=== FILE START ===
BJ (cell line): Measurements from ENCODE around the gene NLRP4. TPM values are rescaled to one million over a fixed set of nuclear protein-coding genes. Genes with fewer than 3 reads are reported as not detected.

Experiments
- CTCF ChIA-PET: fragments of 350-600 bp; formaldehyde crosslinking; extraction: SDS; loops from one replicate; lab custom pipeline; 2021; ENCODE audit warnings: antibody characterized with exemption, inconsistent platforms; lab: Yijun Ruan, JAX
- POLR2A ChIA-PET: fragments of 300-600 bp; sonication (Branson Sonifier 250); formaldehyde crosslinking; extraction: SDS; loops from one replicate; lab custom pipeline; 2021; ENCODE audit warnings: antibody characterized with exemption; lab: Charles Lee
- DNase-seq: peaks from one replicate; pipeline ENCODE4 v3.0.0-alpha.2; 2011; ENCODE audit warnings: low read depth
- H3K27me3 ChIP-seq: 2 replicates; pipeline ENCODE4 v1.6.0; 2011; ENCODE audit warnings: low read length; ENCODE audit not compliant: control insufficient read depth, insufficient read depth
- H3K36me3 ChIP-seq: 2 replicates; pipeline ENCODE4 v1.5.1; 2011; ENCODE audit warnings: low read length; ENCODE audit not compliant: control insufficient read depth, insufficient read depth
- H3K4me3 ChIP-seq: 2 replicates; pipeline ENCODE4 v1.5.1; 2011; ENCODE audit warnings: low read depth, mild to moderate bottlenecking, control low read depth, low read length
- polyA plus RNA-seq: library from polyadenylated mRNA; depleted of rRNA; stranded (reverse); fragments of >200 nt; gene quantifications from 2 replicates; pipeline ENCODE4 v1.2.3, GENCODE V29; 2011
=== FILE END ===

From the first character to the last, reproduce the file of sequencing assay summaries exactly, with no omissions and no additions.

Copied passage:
BJ (cell line): Measurements from ENCODE around the gene NLRP4. TPM values are rescaled to one million over a fixed set of nuclear protein-coding genes. Genes with fewer than 3 reads are reported as not detected.

Experiments
- CTCF ChIA-PET: fragments of 350-600 bp; formaldehyde crosslinking; extraction: SDS; loops from one replicate; lab custom pipeline; 2021; ENCODE audit warnings: antibody characterized with exemption, inconsistent platforms; lab: Yijun Ruan, JAX
- POLR2A ChIA-PET: fragments of 300-600 bp; sonication (Branson Sonifier 250); formaldehyde crosslinking; extraction: SDS; loops from one replicate; lab custom pipeline; 2021; ENCODE audit warnings: antibody characterized with exemption; lab: Charles Lee
- DNase-seq: peaks from one replicate; pipeline ENCODE4 v3.0.0-alpha.2; 2011; ENCODE audit warnings: low read depth
- H3K27me3 ChIP-seq: 2 replicates; pipeline ENCODE4 v1.6.0; 2011; ENCODE audit warnings: low read length; ENCODE audit not compliant: control insufficient read depth, insufficient read depth
- H3K36me3 ChIP-seq: 2 replicates; pipeline ENCODE4 v1.5.1; 2011; ENCODE audit warnings: low read length; ENCODE audit not compliant: control insufficient read depth, insufficient read depth
- H3K4me3 ChIP-seq: 2 replicates; pipeline ENCODE4 v1.5.1; 2011; ENCODE audit warnings: low read depth, mild to moderate bottlenecking, control low read depth, low read length
- polyA plus RNA-seq: library from polyadenylated mRNA; depleted of rRNA; stranded (reverse); fragments of >200 nt; gene quantifications from 2 replicates; pipeline ENCODE4 v1.2.3, GENCODE V29; 2011